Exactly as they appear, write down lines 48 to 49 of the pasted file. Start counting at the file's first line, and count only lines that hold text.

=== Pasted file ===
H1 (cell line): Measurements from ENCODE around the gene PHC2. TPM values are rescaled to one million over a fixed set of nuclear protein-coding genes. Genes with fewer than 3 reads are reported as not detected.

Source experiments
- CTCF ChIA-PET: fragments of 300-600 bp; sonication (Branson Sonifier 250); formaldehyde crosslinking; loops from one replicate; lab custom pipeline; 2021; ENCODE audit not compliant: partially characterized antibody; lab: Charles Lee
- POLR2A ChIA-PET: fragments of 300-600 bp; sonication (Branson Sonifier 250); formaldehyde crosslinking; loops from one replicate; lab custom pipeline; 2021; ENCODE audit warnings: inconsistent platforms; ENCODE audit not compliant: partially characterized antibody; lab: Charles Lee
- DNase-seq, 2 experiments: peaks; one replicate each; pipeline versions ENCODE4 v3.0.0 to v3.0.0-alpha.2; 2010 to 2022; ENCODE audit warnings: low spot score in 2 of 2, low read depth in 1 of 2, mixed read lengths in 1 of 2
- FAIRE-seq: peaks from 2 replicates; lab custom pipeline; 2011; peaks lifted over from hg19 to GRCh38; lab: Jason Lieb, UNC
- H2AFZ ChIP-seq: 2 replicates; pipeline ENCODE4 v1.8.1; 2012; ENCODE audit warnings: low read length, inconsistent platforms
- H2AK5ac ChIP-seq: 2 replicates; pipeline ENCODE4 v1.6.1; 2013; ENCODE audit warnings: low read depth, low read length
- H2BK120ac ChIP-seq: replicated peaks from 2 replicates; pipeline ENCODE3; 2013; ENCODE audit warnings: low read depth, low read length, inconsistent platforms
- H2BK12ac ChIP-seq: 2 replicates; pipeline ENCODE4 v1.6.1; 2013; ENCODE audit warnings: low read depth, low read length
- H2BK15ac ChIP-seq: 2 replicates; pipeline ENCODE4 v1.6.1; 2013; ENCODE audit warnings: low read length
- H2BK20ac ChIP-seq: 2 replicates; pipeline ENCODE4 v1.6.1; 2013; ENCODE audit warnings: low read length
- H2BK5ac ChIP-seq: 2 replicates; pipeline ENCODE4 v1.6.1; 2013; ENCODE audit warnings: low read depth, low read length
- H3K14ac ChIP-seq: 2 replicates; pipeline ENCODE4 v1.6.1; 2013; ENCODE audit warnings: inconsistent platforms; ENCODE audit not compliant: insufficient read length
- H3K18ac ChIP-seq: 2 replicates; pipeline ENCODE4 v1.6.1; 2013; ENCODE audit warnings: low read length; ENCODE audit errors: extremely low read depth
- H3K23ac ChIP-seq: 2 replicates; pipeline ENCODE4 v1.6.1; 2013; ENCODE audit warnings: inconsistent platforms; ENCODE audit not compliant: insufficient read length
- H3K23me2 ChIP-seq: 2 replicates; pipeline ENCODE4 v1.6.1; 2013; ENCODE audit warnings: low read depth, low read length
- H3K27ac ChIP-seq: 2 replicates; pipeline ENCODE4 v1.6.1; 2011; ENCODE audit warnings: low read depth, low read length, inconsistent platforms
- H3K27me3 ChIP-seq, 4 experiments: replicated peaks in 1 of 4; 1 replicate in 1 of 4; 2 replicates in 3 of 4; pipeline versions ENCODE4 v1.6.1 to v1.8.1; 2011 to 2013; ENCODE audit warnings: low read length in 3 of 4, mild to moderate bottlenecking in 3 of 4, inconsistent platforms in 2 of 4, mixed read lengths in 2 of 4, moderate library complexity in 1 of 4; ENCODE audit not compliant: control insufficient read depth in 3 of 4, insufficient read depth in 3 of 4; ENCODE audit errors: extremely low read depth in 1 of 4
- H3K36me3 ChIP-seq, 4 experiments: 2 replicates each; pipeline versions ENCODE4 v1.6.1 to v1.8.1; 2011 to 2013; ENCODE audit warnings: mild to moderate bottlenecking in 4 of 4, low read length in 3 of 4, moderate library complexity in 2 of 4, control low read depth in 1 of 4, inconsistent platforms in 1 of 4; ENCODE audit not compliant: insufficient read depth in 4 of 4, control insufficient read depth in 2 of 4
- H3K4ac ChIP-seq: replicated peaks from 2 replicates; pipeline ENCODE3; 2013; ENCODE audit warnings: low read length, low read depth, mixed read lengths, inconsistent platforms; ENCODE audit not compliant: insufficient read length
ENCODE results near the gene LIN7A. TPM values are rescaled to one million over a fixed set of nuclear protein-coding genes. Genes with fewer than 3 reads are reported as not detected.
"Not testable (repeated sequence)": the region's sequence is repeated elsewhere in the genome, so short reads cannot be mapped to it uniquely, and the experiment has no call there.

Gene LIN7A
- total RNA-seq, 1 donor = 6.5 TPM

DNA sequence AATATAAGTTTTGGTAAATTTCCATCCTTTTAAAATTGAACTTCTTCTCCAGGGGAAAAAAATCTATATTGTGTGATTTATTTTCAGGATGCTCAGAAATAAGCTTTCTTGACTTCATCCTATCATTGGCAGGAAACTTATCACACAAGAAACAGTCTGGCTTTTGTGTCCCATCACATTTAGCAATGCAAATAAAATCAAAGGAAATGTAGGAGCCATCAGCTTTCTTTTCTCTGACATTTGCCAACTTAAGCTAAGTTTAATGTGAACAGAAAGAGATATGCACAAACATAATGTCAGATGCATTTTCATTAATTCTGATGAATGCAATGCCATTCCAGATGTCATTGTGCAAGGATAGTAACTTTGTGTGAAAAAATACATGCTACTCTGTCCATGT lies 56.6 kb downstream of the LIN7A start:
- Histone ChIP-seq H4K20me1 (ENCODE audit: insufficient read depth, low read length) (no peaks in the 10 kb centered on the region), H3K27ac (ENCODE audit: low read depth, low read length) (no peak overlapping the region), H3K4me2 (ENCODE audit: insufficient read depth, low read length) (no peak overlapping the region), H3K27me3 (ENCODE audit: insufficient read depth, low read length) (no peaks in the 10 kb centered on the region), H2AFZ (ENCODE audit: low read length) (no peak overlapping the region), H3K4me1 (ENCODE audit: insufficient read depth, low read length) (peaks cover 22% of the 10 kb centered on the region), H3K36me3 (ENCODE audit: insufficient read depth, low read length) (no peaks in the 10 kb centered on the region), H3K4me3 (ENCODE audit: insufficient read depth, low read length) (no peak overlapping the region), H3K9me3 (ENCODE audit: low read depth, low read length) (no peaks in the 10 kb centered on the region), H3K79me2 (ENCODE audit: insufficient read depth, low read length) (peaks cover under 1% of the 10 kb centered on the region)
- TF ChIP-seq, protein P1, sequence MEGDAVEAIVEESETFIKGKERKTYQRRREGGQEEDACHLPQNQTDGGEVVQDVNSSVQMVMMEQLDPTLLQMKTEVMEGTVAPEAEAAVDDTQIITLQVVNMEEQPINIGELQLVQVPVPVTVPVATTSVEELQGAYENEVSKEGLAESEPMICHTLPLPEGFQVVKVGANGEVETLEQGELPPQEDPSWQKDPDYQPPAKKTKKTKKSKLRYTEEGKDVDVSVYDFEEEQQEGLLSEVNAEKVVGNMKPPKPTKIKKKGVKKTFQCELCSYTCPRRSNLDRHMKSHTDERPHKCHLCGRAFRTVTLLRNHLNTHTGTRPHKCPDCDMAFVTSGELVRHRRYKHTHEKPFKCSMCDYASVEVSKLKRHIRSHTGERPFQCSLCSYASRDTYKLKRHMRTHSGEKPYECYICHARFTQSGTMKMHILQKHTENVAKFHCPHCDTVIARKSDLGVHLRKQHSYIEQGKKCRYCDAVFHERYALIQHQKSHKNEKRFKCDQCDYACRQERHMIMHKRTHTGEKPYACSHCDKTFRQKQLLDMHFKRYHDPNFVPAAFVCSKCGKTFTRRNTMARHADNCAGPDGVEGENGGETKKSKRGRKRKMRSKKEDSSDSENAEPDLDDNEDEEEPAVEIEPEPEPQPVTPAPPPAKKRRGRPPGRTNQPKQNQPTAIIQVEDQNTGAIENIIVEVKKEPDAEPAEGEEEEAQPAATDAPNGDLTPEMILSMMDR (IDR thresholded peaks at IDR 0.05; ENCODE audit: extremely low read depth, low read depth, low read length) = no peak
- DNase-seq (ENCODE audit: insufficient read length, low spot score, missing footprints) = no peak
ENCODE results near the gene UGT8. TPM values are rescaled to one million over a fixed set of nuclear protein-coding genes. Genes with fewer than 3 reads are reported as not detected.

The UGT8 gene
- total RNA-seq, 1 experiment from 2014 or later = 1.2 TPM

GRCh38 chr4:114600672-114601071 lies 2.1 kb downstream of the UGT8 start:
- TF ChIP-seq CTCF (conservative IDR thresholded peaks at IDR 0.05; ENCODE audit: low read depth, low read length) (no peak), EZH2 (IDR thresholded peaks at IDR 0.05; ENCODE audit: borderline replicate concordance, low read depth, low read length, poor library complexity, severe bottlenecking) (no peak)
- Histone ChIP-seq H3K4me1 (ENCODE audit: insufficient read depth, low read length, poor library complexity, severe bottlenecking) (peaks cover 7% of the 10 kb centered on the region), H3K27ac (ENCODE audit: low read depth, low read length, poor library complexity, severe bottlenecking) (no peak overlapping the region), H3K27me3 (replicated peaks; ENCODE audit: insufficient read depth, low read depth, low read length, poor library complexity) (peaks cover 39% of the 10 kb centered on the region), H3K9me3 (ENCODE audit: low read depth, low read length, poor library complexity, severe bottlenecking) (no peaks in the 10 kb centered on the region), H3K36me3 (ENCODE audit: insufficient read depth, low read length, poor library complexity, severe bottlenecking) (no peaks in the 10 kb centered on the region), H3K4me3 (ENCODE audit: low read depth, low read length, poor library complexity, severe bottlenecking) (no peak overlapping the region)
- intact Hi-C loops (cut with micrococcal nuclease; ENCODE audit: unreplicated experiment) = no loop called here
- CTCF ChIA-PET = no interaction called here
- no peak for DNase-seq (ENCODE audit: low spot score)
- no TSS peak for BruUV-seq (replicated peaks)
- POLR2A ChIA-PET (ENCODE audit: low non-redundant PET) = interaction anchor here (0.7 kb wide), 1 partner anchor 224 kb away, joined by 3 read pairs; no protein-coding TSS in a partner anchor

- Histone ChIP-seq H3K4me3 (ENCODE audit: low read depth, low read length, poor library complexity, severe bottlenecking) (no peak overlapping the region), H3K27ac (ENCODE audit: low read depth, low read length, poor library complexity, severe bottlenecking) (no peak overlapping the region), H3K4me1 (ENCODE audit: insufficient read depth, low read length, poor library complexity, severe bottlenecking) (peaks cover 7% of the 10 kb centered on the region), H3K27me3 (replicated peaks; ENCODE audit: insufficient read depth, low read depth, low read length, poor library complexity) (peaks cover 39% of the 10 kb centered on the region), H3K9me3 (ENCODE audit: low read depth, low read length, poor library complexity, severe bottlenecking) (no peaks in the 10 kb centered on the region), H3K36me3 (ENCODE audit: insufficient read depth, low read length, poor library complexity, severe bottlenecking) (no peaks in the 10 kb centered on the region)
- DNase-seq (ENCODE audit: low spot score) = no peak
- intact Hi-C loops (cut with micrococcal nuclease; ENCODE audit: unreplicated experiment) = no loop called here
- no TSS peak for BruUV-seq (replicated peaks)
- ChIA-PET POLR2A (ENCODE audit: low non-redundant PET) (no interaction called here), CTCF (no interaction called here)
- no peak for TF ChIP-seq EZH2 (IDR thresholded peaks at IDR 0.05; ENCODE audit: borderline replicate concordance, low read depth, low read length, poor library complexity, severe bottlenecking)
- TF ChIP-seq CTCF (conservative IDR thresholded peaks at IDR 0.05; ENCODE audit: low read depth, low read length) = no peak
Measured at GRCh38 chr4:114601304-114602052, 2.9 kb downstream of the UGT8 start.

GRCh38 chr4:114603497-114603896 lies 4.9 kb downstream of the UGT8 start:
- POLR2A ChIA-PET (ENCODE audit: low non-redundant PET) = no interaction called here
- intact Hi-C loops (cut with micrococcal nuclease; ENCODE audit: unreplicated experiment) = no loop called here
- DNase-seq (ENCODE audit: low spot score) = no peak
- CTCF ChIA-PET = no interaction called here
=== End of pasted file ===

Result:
Measured at GRCh38 chr4:114601304-114602052, 2.9 kb downstream of the UGT8 start.

GRCh38 chr4:114603497-114603896 lies 4.9 kb downstream of the UGT8 start: